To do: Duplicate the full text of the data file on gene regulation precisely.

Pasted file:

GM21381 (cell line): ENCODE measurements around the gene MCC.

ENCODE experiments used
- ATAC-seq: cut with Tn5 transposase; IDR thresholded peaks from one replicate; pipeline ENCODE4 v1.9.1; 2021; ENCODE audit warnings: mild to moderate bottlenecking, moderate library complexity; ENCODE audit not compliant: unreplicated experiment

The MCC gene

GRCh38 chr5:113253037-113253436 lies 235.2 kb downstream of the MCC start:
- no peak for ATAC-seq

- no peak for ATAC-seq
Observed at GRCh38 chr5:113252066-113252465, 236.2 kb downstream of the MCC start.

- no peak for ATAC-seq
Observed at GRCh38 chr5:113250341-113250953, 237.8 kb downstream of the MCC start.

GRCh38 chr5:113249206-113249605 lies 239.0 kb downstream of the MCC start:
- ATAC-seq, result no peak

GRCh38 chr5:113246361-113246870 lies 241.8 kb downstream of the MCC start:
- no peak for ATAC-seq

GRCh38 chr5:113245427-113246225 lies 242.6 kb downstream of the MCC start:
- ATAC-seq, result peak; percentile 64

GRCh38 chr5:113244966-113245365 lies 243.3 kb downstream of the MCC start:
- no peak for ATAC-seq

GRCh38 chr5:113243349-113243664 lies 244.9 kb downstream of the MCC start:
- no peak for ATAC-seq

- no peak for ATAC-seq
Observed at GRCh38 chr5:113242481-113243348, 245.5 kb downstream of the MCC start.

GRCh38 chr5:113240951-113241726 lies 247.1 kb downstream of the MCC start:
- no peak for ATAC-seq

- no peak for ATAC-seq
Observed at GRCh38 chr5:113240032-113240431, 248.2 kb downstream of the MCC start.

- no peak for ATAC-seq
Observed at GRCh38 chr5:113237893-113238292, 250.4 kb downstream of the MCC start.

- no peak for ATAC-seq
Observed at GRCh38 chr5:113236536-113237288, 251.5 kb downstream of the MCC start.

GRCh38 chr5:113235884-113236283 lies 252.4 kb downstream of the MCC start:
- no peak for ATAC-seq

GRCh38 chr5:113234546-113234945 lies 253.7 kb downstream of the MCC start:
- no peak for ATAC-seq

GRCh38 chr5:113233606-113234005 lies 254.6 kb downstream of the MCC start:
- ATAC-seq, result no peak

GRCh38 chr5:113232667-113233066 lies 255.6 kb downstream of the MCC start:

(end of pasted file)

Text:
GM21381 (cell line): ENCODE measurements around the gene MCC.

ENCODE experiments used
- ATAC-seq: cut with Tn5 transposase; IDR thresholded peaks from one replicate; pipeline ENCODE4 v1.9.1; 2021; ENCODE audit warnings: mild to moderate bottlenecking, moderate library complexity; ENCODE audit not compliant: unreplicated experiment

The MCC gene

GRCh38 chr5:113253037-113253436 lies 235.2 kb downstream of the MCC start:
- no peak for ATAC-seq

- no peak for ATAC-seq
Observed at GRCh38 chr5:113252066-113252465, 236.2 kb downstream of the MCC start.

- no peak for ATAC-seq
Observed at GRCh38 chr5:113250341-113250953, 237.8 kb downstream of the MCC start.

GRCh38 chr5:113249206-113249605 lies 239.0 kb downstream of the MCC start:
- ATAC-seq, result no peak

GRCh38 chr5:113246361-113246870 lies 241.8 kb downstream of the MCC start:
- no peak for ATAC-seq

GRCh38 chr5:113245427-113246225 lies 242.6 kb downstream of the MCC start:
- ATAC-seq, result peak; percentile 64

GRCh38 chr5:113244966-113245365 lies 243.3 kb downstream of the MCC start:
- no peak for ATAC-seq

GRCh38 chr5:113243349-113243664 lies 244.9 kb downstream of the MCC start:
- no peak for ATAC-seq

- no peak for ATAC-seq
Observed at GRCh38 chr5:113242481-113243348, 245.5 kb downstream of the MCC start.

GRCh38 chr5:113240951-113241726 lies 247.1 kb downstream of the MCC start:
- no peak for ATAC-seq

- no peak for ATAC-seq
Observed at GRCh38 chr5:113240032-113240431, 248.2 kb downstream of the MCC start.

- no peak for ATAC-seq
Observed at GRCh38 chr5:113237893-113238292, 250.4 kb downstream of the MCC start.

- no peak for ATAC-seq
Observed at GRCh38 chr5:113236536-113237288, 251.5 kb downstream of the MCC start.

GRCh38 chr5:113235884-113236283 lies 252.4 kb downstream of the MCC start:
- no peak for ATAC-seq

GRCh38 chr5:113234546-113234945 lies 253.7 kb downstream of the MCC start:
- no peak for ATAC-seq

GRCh38 chr5:113233606-113234005 lies 254.6 kb downstream of the MCC start:
- ATAC-seq, result no peak

GRCh38 chr5:113232667-113233066 lies 255.6 kb downstream of the MCC start: